How an Online-Only World Damaged PlayStation 3 and Threatens Everything Else

Game developers and publishers love to complain about lost revenue. They tell us that we are evil for selling our old games to GameStop. They tell us that we are cruel for buying used software because they don’t get a cut of the profits. They insist that if we move to some magical, online-only world, these issues will be removed, piracy will be obliterated, and the game industry will forever flourish.

Boy, when they’re wrong, they are really freaking wrong.

If there is any bright spot to the PSN disaster, it’s that you don’t have to be online to experience the joy of a single-player masterpiece like Metal Gear Solid 4.

Unfortunately, we are not in 2008 anymore. MGS4 is officially old news, and the latest/hottest games (such as Mortal Kombat) include multiplayer components that cannot be enjoyed without a working PlayStation Network.

You're just too old Snake...

That, however, is only the tip of the iceberg. When producing its long-awaited online network, Sony felt that it should require PS3 users to be online before they could transfer their handheld games to their PSPs. Never mind the fact that we had to log in to PSN just to download the games--that, according to Sony, was not good enough. No, the company that made PlayStation a household name treated every single one of the millions PSN users like pirates who couldn’t be trusted. Thus, we must jump through hoops to play the games that we obtained legally.

The actual pirates, of course, are free to install their games whenever they please.

This has been a complaint among law-abiding PC gamers for quite some time (particularly those saddled with Ubisoft’s lovely DRM). But up until this point, most PSN users didn’t think twice about this issue. After all, when PSN worked flawlessly, the whole download and transfer process was nothing more than a waiting game that required a few clicks of the X button. It’s something that most gamers do without even thinking. But we sure are thinking about it now, aren’t we?

The absence of PSN has been doubly painful for journalists who attempted to download games (expecting to play and review them in a timely manner), only to discover that the network had crashed and would not allow the download and/or the installation to complete.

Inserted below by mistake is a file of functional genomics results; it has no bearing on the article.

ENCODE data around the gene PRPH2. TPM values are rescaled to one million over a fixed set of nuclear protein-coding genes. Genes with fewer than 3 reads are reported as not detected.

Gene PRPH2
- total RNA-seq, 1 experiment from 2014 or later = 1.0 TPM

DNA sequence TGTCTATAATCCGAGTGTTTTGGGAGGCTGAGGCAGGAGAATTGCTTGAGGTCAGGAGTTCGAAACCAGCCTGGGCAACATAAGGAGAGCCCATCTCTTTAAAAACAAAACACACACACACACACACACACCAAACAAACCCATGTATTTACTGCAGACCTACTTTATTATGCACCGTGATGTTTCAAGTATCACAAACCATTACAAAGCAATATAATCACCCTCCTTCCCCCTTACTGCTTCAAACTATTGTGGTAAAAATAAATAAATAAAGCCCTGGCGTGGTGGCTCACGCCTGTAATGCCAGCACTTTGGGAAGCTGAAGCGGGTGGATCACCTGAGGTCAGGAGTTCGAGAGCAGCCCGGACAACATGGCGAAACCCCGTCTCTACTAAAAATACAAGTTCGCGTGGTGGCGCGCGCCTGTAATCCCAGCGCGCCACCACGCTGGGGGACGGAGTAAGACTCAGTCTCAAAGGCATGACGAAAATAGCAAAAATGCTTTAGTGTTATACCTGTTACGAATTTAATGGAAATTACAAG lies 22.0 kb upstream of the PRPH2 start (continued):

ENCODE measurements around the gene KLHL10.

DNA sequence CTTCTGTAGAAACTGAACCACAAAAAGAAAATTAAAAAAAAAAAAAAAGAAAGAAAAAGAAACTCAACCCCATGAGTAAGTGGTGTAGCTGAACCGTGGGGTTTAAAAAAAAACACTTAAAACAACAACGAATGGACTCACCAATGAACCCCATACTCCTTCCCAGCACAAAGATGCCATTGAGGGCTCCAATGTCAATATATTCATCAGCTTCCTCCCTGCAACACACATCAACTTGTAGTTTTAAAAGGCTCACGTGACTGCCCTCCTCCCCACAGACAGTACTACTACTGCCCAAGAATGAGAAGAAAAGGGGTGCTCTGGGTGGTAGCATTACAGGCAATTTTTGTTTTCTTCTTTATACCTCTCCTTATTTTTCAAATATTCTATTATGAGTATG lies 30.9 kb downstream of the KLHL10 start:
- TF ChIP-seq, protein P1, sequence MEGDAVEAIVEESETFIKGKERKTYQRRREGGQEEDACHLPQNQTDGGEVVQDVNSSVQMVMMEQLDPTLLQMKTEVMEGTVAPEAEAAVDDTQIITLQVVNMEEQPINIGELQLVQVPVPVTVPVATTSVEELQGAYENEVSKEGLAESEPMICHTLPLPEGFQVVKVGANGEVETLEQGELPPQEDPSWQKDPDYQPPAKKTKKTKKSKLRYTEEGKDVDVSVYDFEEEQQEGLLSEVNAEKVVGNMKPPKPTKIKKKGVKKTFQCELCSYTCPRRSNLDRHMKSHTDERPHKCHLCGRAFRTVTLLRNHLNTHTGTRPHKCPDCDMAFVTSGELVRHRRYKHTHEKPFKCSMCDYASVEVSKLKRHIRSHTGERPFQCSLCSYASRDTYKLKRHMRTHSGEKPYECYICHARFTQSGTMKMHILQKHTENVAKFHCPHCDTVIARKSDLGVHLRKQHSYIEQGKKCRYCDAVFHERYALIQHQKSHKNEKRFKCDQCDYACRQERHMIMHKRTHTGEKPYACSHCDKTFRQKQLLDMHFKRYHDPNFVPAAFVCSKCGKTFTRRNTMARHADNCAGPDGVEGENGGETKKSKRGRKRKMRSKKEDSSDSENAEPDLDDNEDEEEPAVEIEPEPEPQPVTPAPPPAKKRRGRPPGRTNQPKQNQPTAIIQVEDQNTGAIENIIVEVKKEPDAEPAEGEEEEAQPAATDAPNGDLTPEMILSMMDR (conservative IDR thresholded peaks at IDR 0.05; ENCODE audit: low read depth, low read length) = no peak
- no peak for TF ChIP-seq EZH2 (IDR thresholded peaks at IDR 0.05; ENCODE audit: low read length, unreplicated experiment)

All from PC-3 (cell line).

Of course, journalists are a much more forgiving bunch than everyday consumers who spend months waiting for Game X to be released. How horrific it must have been for Mortal Kombat fans who wanted nothing more than to spend Easter weekend playing the game online. If you were lucky, you may have gotten a taste of online play the day it was released. If not, you have been royally screwed out of half the game’s $60 value. NetherRealm Studios and Warner Bros. Interactive Entertainment should be equally enraged, as they worked hard to perfect the online content before the game shipped to retail. Had they known that Sony was going to mess things up, they might not have been so eager to launch the game in April.

No online fatalities for you Kratos

It Can Only Get Worse

The thing to remember about new technology (especially disruptive and destructive technology) is that it can only reach its full potential after the general public has been fully informed of the risks, fully understands those risks, and accepts them. Right now, most gamers don’t understand that there are evil geniuses attempting to force us into a cloud-based, online-only world. Most gamers don’t understand the utter chaos that would cause.

But if PlayStation Network has taught us anything, it’s that even the greatest online gaming networks can harm consumers and giant corporations and leave a lasting impact the industry will never forget.

So let this be a lesson to every gamer: no matter how enticing the promise or exciting the technology, the Internet should only be used to enhance our gaming experiences. It should never--under any circumstances--become the primary source from which we retrieve our games.

Louis Bedigian has been writing about games and entertainment since 1999. He joined GameZone in 2001 and has worked for Radish Creative Group as a videographer, editor and production assistant. He is also a staff writer at Benzinga.com, The Trading Idea Network.

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Louis Bedigian
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